Doing It!: Let’s Talk About Sex. I did think about how to sign this title, and I immediately thought of two different ways (watch the video!). We have options. Point is, this book is what the title says. It talks about sex. However, this is focused towards teens, the YA age range. This was written by Hannah Witton, a YouTuber. I’ve followed her for a while. She talks about a lot of things, but most of her videos are sex education. So of course, she wrote a book about sex. Reading through, it’s really good. It’s more of a broad view, it didn’t… It tries to avoid too much of a focus on straight people. It tries to talk about sex as in general, regardless of gender of the people involved. It did have some parts that were more specific, saying yes, it’s different for same-sex couples, or… Trans people, or whatever. I thought this was a perfect intro book for YA, for teens. This book talks about sex, self pleasure, slut shaming, puberty, consent, sexting, social media and how that affects our relationships. Basically any topic that would be connected to sex in today’s times, and she makes it really accessible and relatable. I thought this was a really great read, and I would definitely recommend it to any teen who is curious, unsure, maybe doesn’t want to talk about it with parents, this is a good tool for that.
Darius the Great Is Not Okay. Darius is half Persian from his mother’s side, and his father’s side is white. He grew up in America and has that conflict of not feeling Persian Enough. Because he doesn’t speak Farsi, not really well, and his little sister speaks it better than him. He doesn’t have a good relationship with his family in Iran. His grandfather is ailing, so the family decides to go on a trip to Iran. So he can see his home country, meet his family, meet his grandfather before he dies. Darius is really conflicted about it because he, like I said earlier, he doesn’t feel Persian Enough. He’s also dealing with depression. While in Iran, Darius meets Sohrab, who changes his life. They become true friends, Darius has never had that before. He realizes with true friends, you don’t have to talk. You can just sit, do things together, and enjoy it. He learns what friends really mean. When it’s time for him to go back to the US, he has to learn how to take that new self from Iran and bring it home. I don’t really feel like I did justice to this book, but the point is, I really enjoyed this. I would recommend it, yes. It’s interesting because he’s Iranian, Persian, and he’s dealing with depression. He’s also confronted with family that says, “oh, just stop being sad, stop it.” They don’t really understand what depression means, and in Iran, it’s a different culture. So he’s figuring out how to deal with that. And the whole cultural difference. They have a whole…That friendship with Sohrab. The book ends, it’s possible for a sequel. It could be, maybe. And if there is– I would like to see it made clear if Darius and Sohrab are just friends, or are they together–it’s more of a romantic thing than friends. I don’t mind it either way, I think it would be good either way. It’s not clear. I’ve seen some people label this as LGBT. But is it? Because yes, there’s a lot of things that could be read as romantic (or just queer), I did read as romantic. But… It could be also read as just good friends, so… I would like that to be clear. But that part aside, this book is fantastic! Yes, if you can read this, get it and read it.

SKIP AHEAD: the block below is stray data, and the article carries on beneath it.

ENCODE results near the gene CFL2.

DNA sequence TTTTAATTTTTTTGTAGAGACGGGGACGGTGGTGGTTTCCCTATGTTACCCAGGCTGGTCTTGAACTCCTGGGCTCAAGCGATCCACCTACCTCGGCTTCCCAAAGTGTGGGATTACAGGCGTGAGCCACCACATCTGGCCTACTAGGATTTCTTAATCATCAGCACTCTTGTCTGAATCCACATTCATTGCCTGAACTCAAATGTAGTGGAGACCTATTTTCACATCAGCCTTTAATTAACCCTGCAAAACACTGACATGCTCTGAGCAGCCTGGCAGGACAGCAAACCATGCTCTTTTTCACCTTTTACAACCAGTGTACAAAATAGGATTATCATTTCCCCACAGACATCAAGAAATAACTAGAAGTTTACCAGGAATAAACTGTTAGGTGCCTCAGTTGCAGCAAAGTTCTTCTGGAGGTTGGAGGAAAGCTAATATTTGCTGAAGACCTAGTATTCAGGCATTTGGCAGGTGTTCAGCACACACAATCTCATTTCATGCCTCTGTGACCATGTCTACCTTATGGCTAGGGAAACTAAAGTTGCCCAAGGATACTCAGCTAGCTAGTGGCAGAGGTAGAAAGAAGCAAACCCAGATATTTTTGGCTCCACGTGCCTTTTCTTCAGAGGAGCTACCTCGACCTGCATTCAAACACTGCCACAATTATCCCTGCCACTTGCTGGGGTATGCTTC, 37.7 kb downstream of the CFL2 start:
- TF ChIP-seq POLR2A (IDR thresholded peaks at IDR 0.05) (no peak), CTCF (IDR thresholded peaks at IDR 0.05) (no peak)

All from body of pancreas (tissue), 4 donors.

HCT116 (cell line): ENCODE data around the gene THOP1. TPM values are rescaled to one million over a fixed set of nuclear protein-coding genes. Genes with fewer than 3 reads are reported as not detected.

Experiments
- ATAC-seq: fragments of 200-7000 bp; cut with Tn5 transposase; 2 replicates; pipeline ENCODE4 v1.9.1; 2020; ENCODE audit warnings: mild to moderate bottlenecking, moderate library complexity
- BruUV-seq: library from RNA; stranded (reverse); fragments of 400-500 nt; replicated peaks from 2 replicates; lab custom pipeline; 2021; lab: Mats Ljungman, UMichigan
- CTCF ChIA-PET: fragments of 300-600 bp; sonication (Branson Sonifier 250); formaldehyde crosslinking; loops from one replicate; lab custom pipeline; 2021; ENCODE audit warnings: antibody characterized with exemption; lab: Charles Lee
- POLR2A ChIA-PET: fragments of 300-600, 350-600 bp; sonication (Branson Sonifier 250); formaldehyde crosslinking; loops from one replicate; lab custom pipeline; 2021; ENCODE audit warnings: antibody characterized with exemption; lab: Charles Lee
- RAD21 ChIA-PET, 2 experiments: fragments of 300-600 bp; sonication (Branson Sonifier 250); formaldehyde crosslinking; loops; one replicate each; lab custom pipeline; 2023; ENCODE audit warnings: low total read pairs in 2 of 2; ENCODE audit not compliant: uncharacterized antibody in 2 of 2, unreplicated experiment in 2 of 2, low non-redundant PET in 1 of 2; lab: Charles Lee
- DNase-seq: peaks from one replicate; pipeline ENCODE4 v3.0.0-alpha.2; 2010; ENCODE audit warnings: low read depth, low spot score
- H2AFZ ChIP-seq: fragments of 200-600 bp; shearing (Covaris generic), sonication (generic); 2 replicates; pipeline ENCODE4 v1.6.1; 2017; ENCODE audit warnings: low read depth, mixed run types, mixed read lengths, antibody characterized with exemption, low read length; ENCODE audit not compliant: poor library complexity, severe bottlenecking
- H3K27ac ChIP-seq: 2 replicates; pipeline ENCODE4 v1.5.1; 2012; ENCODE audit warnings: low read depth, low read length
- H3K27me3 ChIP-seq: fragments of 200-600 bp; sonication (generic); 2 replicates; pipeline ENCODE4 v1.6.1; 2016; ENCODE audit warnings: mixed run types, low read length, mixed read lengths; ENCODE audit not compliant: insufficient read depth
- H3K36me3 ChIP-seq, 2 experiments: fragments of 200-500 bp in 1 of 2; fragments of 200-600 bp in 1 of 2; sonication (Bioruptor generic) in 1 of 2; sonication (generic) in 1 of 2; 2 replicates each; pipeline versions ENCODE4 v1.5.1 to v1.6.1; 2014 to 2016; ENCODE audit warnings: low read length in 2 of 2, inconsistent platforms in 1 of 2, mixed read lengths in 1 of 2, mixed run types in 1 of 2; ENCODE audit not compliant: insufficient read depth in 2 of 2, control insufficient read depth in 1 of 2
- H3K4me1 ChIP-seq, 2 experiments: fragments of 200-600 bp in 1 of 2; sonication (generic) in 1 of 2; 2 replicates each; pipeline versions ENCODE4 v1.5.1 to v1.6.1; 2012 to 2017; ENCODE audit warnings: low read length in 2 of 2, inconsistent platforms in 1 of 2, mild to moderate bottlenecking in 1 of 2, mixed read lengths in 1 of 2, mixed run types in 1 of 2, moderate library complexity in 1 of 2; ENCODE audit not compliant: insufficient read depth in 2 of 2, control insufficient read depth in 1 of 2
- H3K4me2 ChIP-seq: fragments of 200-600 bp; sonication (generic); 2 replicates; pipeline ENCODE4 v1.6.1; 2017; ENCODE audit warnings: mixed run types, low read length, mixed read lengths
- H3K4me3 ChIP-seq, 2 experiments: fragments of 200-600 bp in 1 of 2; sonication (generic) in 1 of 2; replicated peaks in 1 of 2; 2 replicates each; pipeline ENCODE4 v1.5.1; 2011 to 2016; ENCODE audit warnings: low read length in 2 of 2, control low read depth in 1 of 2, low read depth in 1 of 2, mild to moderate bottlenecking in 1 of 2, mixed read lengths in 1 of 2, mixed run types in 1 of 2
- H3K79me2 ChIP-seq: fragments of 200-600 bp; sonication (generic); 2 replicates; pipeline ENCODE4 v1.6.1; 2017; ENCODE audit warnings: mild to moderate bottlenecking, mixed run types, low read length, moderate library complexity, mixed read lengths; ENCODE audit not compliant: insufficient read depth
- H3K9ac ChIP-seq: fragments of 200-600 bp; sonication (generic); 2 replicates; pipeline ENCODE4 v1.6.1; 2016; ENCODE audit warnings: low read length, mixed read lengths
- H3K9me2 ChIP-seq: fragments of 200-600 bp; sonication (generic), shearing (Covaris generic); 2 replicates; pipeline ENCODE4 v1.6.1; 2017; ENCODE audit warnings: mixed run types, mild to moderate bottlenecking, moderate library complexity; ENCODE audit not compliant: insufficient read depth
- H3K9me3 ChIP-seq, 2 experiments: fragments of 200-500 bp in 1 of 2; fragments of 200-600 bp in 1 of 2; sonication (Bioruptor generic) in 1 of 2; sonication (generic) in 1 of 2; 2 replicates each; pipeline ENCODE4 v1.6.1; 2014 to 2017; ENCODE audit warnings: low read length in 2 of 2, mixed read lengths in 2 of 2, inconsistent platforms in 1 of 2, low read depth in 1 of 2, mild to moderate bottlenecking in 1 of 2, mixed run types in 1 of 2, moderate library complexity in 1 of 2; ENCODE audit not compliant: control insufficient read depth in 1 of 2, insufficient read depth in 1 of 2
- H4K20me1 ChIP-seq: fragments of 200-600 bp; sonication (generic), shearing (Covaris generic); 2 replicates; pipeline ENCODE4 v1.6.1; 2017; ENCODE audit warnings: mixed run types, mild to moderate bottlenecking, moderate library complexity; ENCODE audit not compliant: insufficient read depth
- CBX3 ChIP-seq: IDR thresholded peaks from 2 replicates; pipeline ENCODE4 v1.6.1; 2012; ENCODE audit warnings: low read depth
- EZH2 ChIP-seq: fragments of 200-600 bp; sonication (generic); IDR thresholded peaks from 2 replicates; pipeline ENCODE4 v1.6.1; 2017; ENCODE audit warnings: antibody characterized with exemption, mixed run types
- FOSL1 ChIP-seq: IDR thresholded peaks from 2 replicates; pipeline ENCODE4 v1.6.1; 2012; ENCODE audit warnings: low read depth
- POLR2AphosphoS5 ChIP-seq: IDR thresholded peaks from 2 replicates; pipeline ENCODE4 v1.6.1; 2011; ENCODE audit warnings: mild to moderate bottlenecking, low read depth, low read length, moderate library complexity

That’s all for my August books. I think this is a good time to finish anyway, because my light is fading. There’s clouds, looks like it will rain soon. Which I’m not complaining about, I’m fine with that. I’m.. Yes, please rain. But…light! Let me know if you’ve read, or want to read, any of these books down below. And if there’s any books that you think I really need to read soon, down below, [finger guns].
If you didn’t know, September is Deaf Awareness Month. I will try to get a couple videos out related to that, but we’ll see. Because the month is already half done, and I will be flying to Canada for a week at the end of this month. We’ll see what happens with that, maybe I’ll try to do something there with Canadian deaf people. We’ll see!